The Public Health (Alcohol) Bill has drawn both strong support and staunch opposition
The Seanad is debating amendments to the Public Health Alcohol Bill, which seeks to introduce a minimum price for alcohol.
Senators have told the chamber they have been lobbied by shopkeepers, who argue that they will be disproportionately affected by rules on segregating drink.
The Seanad has also heard pleas that the bill be delayed until a minimum price is introduced in Northern Ireland too.
The bill would also put health warnings on products and also tackle drink promotions.
But Senator James Reilly, the former Health Minister, says we should not wait.
"There's a time to follow and there's a time to lead - let us lead on this.
"Let our friends in the North of Ireland, when they do get their executive back together - as we all hope they will - let them follow then.
"But let us not use a possibility of something happening or not happening as an excuse for us not doing what we know we should do".
Groups such as Alcohol Action Ireland are strongly in favour of the bill, saying it is an opportunity to begin "‘de-normalising’ our cultural affair with alcohol".
Applauding Health Minister Simon Harris for his 'steadfast support' of the bill, Alcohol Action Ireland's Eunan McKinny said: "We remain confident that this progressive piece of legislation can significantly and positively alter Ireland’s harmful relationship with alcohol.
"This legislation is the most far-reaching proposed by any Irish Government, with alcohol being addressed for the first time as a public health issue."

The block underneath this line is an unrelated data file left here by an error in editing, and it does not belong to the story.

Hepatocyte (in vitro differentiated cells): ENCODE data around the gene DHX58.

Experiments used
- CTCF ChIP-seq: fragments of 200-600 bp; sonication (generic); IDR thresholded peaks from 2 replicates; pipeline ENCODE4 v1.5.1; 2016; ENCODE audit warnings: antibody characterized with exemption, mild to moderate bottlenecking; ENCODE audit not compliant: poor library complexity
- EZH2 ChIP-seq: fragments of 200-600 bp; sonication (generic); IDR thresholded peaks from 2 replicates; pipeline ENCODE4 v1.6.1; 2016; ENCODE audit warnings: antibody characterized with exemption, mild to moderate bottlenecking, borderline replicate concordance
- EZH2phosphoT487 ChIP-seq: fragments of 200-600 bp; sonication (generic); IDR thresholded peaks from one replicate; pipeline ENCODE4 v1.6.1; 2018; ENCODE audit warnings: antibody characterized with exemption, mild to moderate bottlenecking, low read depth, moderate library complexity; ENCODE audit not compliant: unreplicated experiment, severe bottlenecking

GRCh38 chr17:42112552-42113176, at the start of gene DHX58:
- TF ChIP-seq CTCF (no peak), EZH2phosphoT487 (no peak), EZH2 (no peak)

The alcohol industry, meanwhile, has lobbied against the bill - and claims the data being provided by the Department of Health is 'fake news'.
Patricia Callan, director of Alcohol Beverage Federation of Ireland, insists the industry supports measures to tackle alcohol misuse and underage drinking - but believes that some of the measures in the bill "are not targeted or evidence-based."
She argued: "The implications of the Alcohol Bill haven’t been fully considered due to the lack of consultation with the drinks industry.
"It shows not only a lack of balance in this debate, but that the Department of Health is trying to influence Senators with misleading information and spin."
She added that education initiatives are 'entirely missing' from the bill:
But Senator David Norris told the Seanad not to be swayed by the alcohol lobby.
"And I hope that the main political parties will have the guts, at last, to stand up to the drinks lobby - which is very effective, very powerful and very economically strong".
The bill has also seen opposition from some Fine Gael TDs and senators - in particular over the proposal that would force retailers to separate alcohol from other products.
Fine Gael TD Marcellla Corcoran-Kennedy, however, says the bill will save lives.
In a statement, she claimed: "Despite claims by the alcohol industry to the contrary, it was widely consulted on the legislation.
"Pre-legislative scrutiny of the Bill saw extensive engagement with a wide range of stakeholders including the Alcohol Beverage Federation of Ireland (ABFI)."
Additional reporting: Juliette Gash and Jack Quann